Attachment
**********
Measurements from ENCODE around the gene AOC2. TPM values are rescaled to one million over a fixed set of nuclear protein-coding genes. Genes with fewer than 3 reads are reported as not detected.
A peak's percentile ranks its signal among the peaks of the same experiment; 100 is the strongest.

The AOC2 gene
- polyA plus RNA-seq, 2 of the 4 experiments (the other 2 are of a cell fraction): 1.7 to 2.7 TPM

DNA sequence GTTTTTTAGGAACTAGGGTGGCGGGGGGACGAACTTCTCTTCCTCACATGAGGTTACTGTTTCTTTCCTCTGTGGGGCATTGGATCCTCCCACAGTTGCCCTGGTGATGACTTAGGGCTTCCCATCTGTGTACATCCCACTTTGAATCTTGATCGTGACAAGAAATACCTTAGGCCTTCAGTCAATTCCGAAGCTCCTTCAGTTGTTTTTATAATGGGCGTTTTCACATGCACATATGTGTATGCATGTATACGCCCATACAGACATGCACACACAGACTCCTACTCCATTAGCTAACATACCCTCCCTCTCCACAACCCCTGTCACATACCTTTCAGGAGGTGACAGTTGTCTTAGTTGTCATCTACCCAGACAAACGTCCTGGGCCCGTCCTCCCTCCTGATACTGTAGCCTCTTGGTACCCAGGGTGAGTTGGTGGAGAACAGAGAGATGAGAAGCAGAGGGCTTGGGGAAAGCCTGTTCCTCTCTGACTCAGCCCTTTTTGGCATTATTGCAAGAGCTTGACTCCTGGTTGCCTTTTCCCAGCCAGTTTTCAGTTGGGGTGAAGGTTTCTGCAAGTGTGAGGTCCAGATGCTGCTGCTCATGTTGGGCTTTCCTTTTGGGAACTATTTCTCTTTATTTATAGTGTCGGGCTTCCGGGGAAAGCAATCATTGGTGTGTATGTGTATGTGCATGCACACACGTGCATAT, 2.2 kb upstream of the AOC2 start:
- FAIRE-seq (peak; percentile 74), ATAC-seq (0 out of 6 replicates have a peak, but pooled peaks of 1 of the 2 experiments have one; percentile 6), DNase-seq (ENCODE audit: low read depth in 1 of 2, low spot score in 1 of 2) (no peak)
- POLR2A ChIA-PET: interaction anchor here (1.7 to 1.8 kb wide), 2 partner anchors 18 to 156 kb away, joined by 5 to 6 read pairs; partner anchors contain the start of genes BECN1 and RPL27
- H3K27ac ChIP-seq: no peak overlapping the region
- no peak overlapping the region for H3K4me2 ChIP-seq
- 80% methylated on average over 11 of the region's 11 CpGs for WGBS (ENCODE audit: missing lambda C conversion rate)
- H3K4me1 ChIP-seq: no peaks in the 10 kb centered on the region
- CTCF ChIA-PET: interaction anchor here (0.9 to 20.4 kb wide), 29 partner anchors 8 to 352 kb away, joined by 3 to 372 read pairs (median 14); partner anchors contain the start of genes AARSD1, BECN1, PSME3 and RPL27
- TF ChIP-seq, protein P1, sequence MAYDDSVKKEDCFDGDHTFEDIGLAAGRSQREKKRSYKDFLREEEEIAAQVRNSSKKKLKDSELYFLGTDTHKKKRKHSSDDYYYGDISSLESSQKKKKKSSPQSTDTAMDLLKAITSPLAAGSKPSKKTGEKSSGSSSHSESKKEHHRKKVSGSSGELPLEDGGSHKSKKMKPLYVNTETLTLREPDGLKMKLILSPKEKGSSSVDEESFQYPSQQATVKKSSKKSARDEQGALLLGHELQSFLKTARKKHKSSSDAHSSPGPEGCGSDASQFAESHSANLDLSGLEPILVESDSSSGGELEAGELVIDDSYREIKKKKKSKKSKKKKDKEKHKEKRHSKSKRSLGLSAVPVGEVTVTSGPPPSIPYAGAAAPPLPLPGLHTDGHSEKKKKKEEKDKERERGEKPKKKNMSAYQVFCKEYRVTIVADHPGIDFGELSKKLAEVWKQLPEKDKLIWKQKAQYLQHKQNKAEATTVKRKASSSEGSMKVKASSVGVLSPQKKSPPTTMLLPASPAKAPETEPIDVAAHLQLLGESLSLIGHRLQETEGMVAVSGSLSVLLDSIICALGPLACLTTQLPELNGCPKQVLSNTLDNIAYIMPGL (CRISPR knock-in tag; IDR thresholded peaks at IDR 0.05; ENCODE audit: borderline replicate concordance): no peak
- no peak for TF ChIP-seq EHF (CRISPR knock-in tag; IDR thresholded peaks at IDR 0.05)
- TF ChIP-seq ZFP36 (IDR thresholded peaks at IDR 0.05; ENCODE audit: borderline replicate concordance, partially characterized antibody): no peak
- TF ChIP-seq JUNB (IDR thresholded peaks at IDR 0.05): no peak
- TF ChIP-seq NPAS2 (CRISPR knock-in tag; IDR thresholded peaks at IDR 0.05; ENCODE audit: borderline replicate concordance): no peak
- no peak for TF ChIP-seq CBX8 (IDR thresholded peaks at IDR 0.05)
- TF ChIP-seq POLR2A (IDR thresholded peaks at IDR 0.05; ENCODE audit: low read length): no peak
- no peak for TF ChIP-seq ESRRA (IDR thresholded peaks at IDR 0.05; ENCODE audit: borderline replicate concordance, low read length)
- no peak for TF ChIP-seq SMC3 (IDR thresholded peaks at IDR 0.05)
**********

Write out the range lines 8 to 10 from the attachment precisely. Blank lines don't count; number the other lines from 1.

- H3K27ac ChIP-seq: no peak overlapping the region
- no peak overlapping the region for H3K4me2 ChIP-seq
- 80% methylated on average over 11 of the region's 11 CpGs for WGBS (ENCODE audit: missing lambda C conversion rate)